|Publication number||US6762750 B2|
|Application number||US 10/024,032|
|Publication date||Jul 13, 2004|
|Filing date||Dec 21, 2001|
|Priority date||Jun 24, 1999|
|Also published as||CN1130622C, CN1358286A, EP1203290A1, US20020080119, WO2001001233A1|
|Publication number||024032, 10024032, US 6762750 B2, US 6762750B2, US-B2-6762750, US6762750 B2, US6762750B2|
|Original Assignee||Johan Ullman|
|Export Citation||BiBTeX, EndNote, RefMan|
|Patent Citations (23), Non-Patent Citations (5), Referenced by (4), Classifications (8), Legal Events (4)|
|External Links: USPTO, USPTO Assignment, Espacenet|
This application is a continuation of International Application No. PCT/SE00/01313 filed on Jun. 20, 2000, which International Application was published by the International Bureau in English on Jan. 4, 2001, and which claims priority from Sweden Application No. 9901231-2 filed in Sweden on Jun. 24, 1999.
The present invention relates to an input device. Usually, such input devices are named “computer mouse”. Particularly, it is referred to an input device for a computer where the input device is designed to be controlled by groups of fine motor muscles. The invention also relates to a grip arrangement.
Usually, a traditional input device or computer mouse is formed by a device for detecting movements, which device is enclosed in a shell. Generally, a such device for detecting movements comprises a ball enclosed within the shell where the movement of the input device in relation to a support pad is registered through that the movements of said ball in relation to the support pad are decoded. In other known input devices optical devices for detecting movements are used which have the disadvantage of solely being able to detect movement in relation to support pads specially designed for the movement detection device.
According to a second known technical solution, the input device comprises a ball which is facing the user and designed to be directly controlled by the user through that the ball is rotated by the user's fingers.
A problem with the above mentioned input devices is that the user is forced to perform static work with the muscles in that the forearm is pronated to an end position. Pronation means the arm's rotation of the forearm with the thumb side in inward position and the palm in outward position. This is done by rotating the bone of the forearm around its longitudinal axis. Except for the pronation, known technics causes unnecessary static ulnar deviation and frequently also extension in the wrist itself.
Further, by for instance EP 501 906, it is known an input device in the form of a so called joystick, where the movement of a grip arrangement is decoded for generating a control signal to a computer. When using a joystick the grip arrangement is rotated around a pivot point which is situated at or in connection to the mounting of the grip arrangement into the housing of the input device. This means that manoeuvring of the grip arrangement during some movements will be controlled with the gross motor muscles of the forearm, instead of the fine motor muscles of the fingers.
Furthermore, the movement of the grip arrangement in a joystick is decoded relative the input device itself. This means that the input device must be attached to a support in a torsionally rigid way, alternatively be supported by a user's both hands to operate satisfactorily.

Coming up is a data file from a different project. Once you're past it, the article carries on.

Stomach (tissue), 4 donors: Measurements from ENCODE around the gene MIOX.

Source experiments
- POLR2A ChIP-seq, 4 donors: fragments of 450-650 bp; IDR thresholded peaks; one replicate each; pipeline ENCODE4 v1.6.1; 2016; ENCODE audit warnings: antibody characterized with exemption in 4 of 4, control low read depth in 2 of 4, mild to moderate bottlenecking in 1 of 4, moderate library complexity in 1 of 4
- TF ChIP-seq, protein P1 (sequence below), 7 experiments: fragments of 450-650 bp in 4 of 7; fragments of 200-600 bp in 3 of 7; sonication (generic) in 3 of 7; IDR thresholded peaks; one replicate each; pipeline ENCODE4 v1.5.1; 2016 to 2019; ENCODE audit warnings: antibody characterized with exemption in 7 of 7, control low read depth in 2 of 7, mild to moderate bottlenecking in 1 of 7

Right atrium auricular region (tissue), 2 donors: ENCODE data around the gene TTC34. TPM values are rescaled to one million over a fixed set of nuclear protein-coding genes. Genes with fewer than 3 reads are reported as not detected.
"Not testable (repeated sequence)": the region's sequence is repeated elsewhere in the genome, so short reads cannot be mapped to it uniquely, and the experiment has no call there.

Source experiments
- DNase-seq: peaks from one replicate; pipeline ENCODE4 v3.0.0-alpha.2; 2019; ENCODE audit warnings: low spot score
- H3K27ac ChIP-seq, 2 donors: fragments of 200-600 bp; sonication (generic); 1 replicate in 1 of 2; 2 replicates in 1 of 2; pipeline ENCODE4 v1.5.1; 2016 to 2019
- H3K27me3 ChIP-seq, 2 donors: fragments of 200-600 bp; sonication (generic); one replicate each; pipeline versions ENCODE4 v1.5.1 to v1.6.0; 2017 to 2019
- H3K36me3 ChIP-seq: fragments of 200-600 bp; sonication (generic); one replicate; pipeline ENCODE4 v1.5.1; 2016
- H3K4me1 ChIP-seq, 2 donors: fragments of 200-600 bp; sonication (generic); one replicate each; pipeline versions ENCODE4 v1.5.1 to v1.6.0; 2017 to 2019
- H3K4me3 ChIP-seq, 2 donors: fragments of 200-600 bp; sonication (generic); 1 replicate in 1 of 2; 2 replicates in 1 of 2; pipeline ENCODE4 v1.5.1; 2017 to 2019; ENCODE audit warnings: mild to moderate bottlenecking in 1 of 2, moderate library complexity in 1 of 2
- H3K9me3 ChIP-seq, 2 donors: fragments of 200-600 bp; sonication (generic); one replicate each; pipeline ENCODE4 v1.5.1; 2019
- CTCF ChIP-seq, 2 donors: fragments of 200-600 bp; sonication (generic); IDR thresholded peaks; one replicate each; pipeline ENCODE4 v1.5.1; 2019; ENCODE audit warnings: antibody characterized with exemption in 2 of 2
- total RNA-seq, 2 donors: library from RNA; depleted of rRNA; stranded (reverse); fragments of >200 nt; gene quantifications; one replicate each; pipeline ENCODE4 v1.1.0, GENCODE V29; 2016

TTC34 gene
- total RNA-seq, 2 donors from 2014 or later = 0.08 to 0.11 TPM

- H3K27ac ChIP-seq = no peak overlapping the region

To achieve input devices which allow handling by fine motor muscles, there have been proposed input devices in the form of a pen, which movements are decoded in relation to a drawing table. A disadvantage with this solution is that a special drawing table is needed and that the drawing table exhibits fixed positions. Thus, it is not the relative movement of the pen in relation to the drawing table that is decoded, but the position of the pen on the drawing table.
Moreover, it is known an input device in the form of a pen which supports a ball in the point of the pen and where the movement of the ball in relation to the pen is decoded. This pen presents a number of disadvantages. Partly, the pen must be held in a fixed angle to get the ball rolling, and partly there is no given orientation of the pen which means that divergence between the decoded movement and the performed movement can easily occur. In the example of rotating the pen 90°, a vertical movement of the pen can be apprehended by the computer as a horizontal movement. Furthermore, there is no simple form conformity between movements of the pen and decoded movement. In the example of transporting the pen along a support pad with a conical pendulum movement, the movement will be decoded as a straight line. The reason for this is that the angle of the pen is continuously changed during the pendulum whereby the movement of the ball in relation to the pen is constant. For instance this means that if a C is input with a conical pendulum, which is very common when a person writes and uses the fingers' fine motor muscles, this C will be interpreted as an I by the computer.
To be able to use this pen correctly, the shaft must be held in a constant angle, which means that the pen will be controlled with the gross motor muscles of the forearm, instead of the fine motor muscles of the hand.
One object of the invention is to provide an input device for a computer where the risk of repetitive strain injuries is reduced and where an increased input precision is allowed. A second object of the invention is to provide an input device where the orientation of the input device can easily be visually determined by a user. A third object of the invention is to provide a simple representation between a performed movement observed by the user and movement decoded by the means for detecting movements.